Tags: postal service | door-to-door | delivery

Postal Service: Door-to-Door Delivery Could End if Proposal Succeeds

Image: Postal Service: Door-to-Door Delivery Could End if Proposal Succeeds

By Michael Mullins   |   Wednesday, 24 Jul 2013 02:40 PM

Will the United States Postal Service's door-to-door mail delivery be a thing of the past?

Possibly, if California Republican Congressman Darrell Issa's proposal, which is aimed at cutting costs at the cash-strapped agency, is passed.

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Issa's proposal would phase out door-to-door delivery over time and shift service to curbside and neighborhood cluster boxes in an attempt to save $4.5 billion a year from the $30 billion the U.S. Postal Service (USPS) currently spends on delivery.

"A balanced approach to saving the Postal Service means allowing USPS to adapt to America's changing use of mail,'' Issa said in a statement. "Done right, these reforms can improve the customer experience through a more efficient Postal Service."

In most American cities, it costs the USPS $353 for each stop that the mailperson has to walk to the door, CNN Money reported, factoring in travel expenses and salaries.

According to a report from the Postal Service's Office of Inspector General, curbside mail box delivery would cost $224, while cluster boxes would cost the mail service just $160.

Issa's proposal has been criticized by the National Letter Carriers Union, which claims that such a change would be disruptive for the elderly and disabled, who depend on door-to-door delivery, and inconvenient for others.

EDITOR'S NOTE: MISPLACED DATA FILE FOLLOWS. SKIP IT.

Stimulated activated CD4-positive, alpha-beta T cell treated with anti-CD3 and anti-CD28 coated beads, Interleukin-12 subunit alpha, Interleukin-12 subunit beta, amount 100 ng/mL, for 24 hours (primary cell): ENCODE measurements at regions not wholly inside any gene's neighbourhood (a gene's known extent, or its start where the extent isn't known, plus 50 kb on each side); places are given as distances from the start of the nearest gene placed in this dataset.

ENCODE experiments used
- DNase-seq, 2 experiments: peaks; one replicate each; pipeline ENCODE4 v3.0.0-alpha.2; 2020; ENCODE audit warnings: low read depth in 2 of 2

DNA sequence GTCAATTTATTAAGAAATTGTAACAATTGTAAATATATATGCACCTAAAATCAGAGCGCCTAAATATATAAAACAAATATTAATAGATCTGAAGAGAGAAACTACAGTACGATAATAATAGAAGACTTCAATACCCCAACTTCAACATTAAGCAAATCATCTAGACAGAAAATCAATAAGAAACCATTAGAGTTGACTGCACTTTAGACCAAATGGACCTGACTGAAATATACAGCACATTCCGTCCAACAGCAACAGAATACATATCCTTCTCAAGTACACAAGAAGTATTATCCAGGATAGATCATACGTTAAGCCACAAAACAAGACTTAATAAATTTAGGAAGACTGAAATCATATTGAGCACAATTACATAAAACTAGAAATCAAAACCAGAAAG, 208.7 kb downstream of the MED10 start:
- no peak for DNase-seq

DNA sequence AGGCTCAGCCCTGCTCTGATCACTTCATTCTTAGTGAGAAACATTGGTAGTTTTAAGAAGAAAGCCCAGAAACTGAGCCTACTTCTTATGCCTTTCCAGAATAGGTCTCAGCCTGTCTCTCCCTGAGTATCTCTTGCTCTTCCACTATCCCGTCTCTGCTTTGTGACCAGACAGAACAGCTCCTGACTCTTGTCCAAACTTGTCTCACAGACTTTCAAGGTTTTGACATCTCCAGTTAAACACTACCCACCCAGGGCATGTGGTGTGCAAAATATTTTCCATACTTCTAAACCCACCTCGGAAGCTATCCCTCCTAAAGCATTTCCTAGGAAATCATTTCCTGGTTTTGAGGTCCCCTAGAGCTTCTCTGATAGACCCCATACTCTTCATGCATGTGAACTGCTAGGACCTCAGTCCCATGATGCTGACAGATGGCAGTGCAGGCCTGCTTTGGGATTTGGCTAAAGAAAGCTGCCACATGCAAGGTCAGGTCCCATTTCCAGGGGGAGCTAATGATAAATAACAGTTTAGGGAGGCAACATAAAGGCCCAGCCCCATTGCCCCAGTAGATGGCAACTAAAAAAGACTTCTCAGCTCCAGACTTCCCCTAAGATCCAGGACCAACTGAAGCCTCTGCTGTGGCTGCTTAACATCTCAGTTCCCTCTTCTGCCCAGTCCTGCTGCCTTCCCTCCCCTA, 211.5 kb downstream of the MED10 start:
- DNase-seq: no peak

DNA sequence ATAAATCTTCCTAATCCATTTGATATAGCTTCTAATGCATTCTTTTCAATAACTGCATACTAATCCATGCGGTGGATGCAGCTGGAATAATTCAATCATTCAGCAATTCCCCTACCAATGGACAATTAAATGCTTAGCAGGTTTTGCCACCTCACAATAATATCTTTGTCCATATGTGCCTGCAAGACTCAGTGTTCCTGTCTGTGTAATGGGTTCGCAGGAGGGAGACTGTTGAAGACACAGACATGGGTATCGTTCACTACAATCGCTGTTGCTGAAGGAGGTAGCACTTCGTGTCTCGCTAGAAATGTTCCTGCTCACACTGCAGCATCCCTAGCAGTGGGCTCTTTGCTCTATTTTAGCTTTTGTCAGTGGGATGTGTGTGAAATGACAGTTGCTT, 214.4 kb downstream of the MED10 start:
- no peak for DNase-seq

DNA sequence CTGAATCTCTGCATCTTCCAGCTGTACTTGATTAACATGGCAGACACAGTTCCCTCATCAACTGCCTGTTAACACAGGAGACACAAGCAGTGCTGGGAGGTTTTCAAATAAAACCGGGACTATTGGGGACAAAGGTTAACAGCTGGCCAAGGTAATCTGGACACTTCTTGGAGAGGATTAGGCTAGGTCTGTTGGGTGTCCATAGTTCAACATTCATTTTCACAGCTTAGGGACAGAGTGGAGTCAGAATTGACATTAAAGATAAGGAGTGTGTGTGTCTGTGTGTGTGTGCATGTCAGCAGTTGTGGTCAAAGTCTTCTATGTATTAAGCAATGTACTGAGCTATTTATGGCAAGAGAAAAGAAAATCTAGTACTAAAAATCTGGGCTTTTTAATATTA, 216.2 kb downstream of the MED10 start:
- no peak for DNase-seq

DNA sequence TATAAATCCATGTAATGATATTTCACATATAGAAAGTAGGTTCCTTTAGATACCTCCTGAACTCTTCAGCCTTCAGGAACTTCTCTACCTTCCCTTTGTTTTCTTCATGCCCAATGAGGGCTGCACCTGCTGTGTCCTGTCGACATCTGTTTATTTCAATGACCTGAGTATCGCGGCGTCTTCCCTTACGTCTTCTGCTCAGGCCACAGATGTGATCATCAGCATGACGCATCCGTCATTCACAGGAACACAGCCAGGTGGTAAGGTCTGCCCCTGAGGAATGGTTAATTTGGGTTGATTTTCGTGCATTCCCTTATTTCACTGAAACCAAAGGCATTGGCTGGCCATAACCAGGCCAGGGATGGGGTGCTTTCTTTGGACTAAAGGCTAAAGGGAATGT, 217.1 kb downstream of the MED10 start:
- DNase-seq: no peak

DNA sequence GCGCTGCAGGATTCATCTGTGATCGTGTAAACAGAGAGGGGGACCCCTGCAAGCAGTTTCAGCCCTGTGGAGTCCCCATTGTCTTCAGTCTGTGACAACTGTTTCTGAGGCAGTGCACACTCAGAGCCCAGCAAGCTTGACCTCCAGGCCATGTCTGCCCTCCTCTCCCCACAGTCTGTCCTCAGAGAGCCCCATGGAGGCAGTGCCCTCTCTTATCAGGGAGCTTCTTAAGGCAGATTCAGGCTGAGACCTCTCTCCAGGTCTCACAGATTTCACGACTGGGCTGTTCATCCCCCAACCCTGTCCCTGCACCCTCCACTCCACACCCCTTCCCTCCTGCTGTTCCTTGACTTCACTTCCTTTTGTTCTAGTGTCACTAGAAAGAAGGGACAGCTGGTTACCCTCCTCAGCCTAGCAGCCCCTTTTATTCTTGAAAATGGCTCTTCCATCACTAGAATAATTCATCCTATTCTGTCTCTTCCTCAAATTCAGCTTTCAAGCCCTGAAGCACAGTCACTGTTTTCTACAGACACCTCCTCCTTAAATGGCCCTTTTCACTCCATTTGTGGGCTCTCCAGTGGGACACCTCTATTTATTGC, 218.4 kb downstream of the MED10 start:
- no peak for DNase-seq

"It's madness," Jim Sauber, chief of staff for the National Association of Letter Carriers, told CNN. "The idea that somebody is going to walk down to their mailbox in Buffalo, N.Y., in the winter snow to get their mail is just crazy."

The Greeting Card Association reportedly voiced support for Issa's proposal, which they say is a better alternative to doing away with Saturday delivery, an idea that had been floated but the USPS board blocked.

After the USPS announced in February the intention to end Saturday delivery of first-class mail beginning Aug. 1, the mail agency backed down from its plan in March due to a Congressional mandate for Saturday delivery that had been on the books since the 1980s.

In addition to the $16 billion the agency lost last year, it defaulted on payments twice it owed to the federal government to prefund retiree health care benefits totaling $11 billion. The agency also has exhausted a $15 billion line of credit from the U.S. Treasury.

Issa's proposal would allow for free hardship exemptions and door-to-door deliveries for small, unspecified fees, according to Ali Ahmad, communications adviser to the Oversight and Government Reform Committee which Issa chairs, USA TODAY reported.

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Related studies:

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